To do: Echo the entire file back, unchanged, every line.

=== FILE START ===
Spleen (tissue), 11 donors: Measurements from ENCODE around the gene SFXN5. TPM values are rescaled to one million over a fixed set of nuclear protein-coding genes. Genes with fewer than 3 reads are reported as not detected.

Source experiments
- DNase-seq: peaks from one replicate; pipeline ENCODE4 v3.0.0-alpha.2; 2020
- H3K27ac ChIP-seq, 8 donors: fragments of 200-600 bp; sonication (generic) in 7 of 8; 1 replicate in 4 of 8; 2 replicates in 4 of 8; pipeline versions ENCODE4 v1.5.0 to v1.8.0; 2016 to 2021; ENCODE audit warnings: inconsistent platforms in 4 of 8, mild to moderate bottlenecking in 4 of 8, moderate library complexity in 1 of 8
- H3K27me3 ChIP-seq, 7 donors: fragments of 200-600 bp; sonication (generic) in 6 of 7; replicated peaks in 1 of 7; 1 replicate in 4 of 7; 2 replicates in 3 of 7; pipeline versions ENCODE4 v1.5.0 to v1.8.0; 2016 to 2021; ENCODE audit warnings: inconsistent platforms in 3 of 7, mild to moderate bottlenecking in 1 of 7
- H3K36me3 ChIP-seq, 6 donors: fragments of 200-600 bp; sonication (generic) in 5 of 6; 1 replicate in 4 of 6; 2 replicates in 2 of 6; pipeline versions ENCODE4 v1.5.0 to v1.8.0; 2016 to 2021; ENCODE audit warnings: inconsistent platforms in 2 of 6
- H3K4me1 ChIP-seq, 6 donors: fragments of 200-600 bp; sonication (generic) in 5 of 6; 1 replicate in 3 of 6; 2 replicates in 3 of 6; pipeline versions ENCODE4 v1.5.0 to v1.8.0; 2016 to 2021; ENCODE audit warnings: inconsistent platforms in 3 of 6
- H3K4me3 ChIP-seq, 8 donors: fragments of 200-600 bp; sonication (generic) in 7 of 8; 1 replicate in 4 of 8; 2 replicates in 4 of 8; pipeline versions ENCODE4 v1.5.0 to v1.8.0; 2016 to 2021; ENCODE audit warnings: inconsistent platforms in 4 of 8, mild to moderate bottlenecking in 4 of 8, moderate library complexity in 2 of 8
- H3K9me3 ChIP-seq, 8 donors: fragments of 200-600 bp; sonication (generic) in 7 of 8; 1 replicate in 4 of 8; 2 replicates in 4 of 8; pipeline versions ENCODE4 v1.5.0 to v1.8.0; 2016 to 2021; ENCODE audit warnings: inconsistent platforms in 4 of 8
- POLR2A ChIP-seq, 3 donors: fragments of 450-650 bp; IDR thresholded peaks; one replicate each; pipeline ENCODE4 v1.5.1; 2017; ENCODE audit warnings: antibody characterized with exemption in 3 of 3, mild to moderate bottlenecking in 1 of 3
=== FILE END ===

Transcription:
Spleen (tissue), 11 donors: Measurements from ENCODE around the gene SFXN5. TPM values are rescaled to one million over a fixed set of nuclear protein-coding genes. Genes with fewer than 3 reads are reported as not detected.

Source experiments
- DNase-seq: peaks from one replicate; pipeline ENCODE4 v3.0.0-alpha.2; 2020
- H3K27ac ChIP-seq, 8 donors: fragments of 200-600 bp; sonication (generic) in 7 of 8; 1 replicate in 4 of 8; 2 replicates in 4 of 8; pipeline versions ENCODE4 v1.5.0 to v1.8.0; 2016 to 2021; ENCODE audit warnings: inconsistent platforms in 4 of 8, mild to moderate bottlenecking in 4 of 8, moderate library complexity in 1 of 8
- H3K27me3 ChIP-seq, 7 donors: fragments of 200-600 bp; sonication (generic) in 6 of 7; replicated peaks in 1 of 7; 1 replicate in 4 of 7; 2 replicates in 3 of 7; pipeline versions ENCODE4 v1.5.0 to v1.8.0; 2016 to 2021; ENCODE audit warnings: inconsistent platforms in 3 of 7, mild to moderate bottlenecking in 1 of 7
- H3K36me3 ChIP-seq, 6 donors: fragments of 200-600 bp; sonication (generic) in 5 of 6; 1 replicate in 4 of 6; 2 replicates in 2 of 6; pipeline versions ENCODE4 v1.5.0 to v1.8.0; 2016 to 2021; ENCODE audit warnings: inconsistent platforms in 2 of 6
- H3K4me1 ChIP-seq, 6 donors: fragments of 200-600 bp; sonication (generic) in 5 of 6; 1 replicate in 3 of 6; 2 replicates in 3 of 6; pipeline versions ENCODE4 v1.5.0 to v1.8.0; 2016 to 2021; ENCODE audit warnings: inconsistent platforms in 3 of 6
- H3K4me3 ChIP-seq, 8 donors: fragments of 200-600 bp; sonication (generic) in 7 of 8; 1 replicate in 4 of 8; 2 replicates in 4 of 8; pipeline versions ENCODE4 v1.5.0 to v1.8.0; 2016 to 2021; ENCODE audit warnings: inconsistent platforms in 4 of 8, mild to moderate bottlenecking in 4 of 8, moderate library complexity in 2 of 8
- H3K9me3 ChIP-seq, 8 donors: fragments of 200-600 bp; sonication (generic) in 7 of 8; 1 replicate in 4 of 8; 2 replicates in 4 of 8; pipeline versions ENCODE4 v1.5.0 to v1.8.0; 2016 to 2021; ENCODE audit warnings: inconsistent platforms in 4 of 8
- POLR2A ChIP-seq, 3 donors: fragments of 450-650 bp; IDR thresholded peaks; one replicate each; pipeline ENCODE4 v1.5.1; 2017; ENCODE audit warnings: antibody characterized with exemption in 3 of 3, mild to moderate bottlenecking in 1 of 3